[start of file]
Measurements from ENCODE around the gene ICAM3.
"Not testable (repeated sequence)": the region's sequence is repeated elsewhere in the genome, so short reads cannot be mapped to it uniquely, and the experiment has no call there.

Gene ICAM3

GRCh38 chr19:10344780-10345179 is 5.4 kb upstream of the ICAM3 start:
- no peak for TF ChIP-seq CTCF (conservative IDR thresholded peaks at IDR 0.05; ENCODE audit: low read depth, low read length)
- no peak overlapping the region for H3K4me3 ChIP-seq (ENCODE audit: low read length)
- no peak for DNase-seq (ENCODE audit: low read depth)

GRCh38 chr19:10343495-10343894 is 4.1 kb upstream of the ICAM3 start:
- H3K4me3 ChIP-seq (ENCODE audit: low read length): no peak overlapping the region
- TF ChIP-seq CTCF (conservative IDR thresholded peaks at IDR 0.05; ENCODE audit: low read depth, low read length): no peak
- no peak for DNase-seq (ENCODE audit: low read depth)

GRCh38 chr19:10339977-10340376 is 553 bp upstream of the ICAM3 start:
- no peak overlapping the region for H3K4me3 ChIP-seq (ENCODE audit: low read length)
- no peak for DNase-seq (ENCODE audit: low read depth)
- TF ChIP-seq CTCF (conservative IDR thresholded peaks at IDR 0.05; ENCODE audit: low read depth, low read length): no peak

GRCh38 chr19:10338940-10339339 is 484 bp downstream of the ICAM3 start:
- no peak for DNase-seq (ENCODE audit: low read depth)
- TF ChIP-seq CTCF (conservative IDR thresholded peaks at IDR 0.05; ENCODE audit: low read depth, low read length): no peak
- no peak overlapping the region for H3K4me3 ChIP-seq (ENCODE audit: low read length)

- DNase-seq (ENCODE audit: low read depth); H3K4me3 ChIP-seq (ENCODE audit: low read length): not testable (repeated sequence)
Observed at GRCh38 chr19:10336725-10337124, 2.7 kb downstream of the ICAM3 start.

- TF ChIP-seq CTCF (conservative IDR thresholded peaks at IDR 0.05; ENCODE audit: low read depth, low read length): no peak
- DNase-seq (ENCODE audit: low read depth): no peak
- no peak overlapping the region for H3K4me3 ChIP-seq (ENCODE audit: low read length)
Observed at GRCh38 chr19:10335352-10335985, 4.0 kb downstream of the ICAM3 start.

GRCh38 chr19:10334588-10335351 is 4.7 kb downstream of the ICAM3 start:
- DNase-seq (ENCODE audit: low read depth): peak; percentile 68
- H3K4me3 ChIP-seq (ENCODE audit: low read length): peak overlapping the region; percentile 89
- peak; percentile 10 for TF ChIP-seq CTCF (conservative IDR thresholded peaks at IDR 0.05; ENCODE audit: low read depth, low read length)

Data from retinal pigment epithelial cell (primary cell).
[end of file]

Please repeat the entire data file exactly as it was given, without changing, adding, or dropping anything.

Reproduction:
Measurements from ENCODE around the gene ICAM3.
"Not testable (repeated sequence)": the region's sequence is repeated elsewhere in the genome, so short reads cannot be mapped to it uniquely, and the experiment has no call there.

Gene ICAM3

GRCh38 chr19:10344780-10345179 is 5.4 kb upstream of the ICAM3 start:
- no peak for TF ChIP-seq CTCF (conservative IDR thresholded peaks at IDR 0.05; ENCODE audit: low read depth, low read length)
- no peak overlapping the region for H3K4me3 ChIP-seq (ENCODE audit: low read length)
- no peak for DNase-seq (ENCODE audit: low read depth)

GRCh38 chr19:10343495-10343894 is 4.1 kb upstream of the ICAM3 start:
- H3K4me3 ChIP-seq (ENCODE audit: low read length): no peak overlapping the region
- TF ChIP-seq CTCF (conservative IDR thresholded peaks at IDR 0.05; ENCODE audit: low read depth, low read length): no peak
- no peak for DNase-seq (ENCODE audit: low read depth)

GRCh38 chr19:10339977-10340376 is 553 bp upstream of the ICAM3 start:
- no peak overlapping the region for H3K4me3 ChIP-seq (ENCODE audit: low read length)
- no peak for DNase-seq (ENCODE audit: low read depth)
- TF ChIP-seq CTCF (conservative IDR thresholded peaks at IDR 0.05; ENCODE audit: low read depth, low read length): no peak

GRCh38 chr19:10338940-10339339 is 484 bp downstream of the ICAM3 start:
- no peak for DNase-seq (ENCODE audit: low read depth)
- TF ChIP-seq CTCF (conservative IDR thresholded peaks at IDR 0.05; ENCODE audit: low read depth, low read length): no peak
- no peak overlapping the region for H3K4me3 ChIP-seq (ENCODE audit: low read length)

- DNase-seq (ENCODE audit: low read depth); H3K4me3 ChIP-seq (ENCODE audit: low read length): not testable (repeated sequence)
Observed at GRCh38 chr19:10336725-10337124, 2.7 kb downstream of the ICAM3 start.

- TF ChIP-seq CTCF (conservative IDR thresholded peaks at IDR 0.05; ENCODE audit: low read depth, low read length): no peak
- DNase-seq (ENCODE audit: low read depth): no peak
- no peak overlapping the region for H3K4me3 ChIP-seq (ENCODE audit: low read length)
Observed at GRCh38 chr19:10335352-10335985, 4.0 kb downstream of the ICAM3 start.

GRCh38 chr19:10334588-10335351 is 4.7 kb downstream of the ICAM3 start:
- DNase-seq (ENCODE audit: low read depth): peak; percentile 68
- H3K4me3 ChIP-seq (ENCODE audit: low read length): peak overlapping the region; percentile 89
- peak; percentile 10 for TF ChIP-seq CTCF (conservative IDR thresholded peaks at IDR 0.05; ENCODE audit: low read depth, low read length)

Data from retinal pigment epithelial cell (primary cell).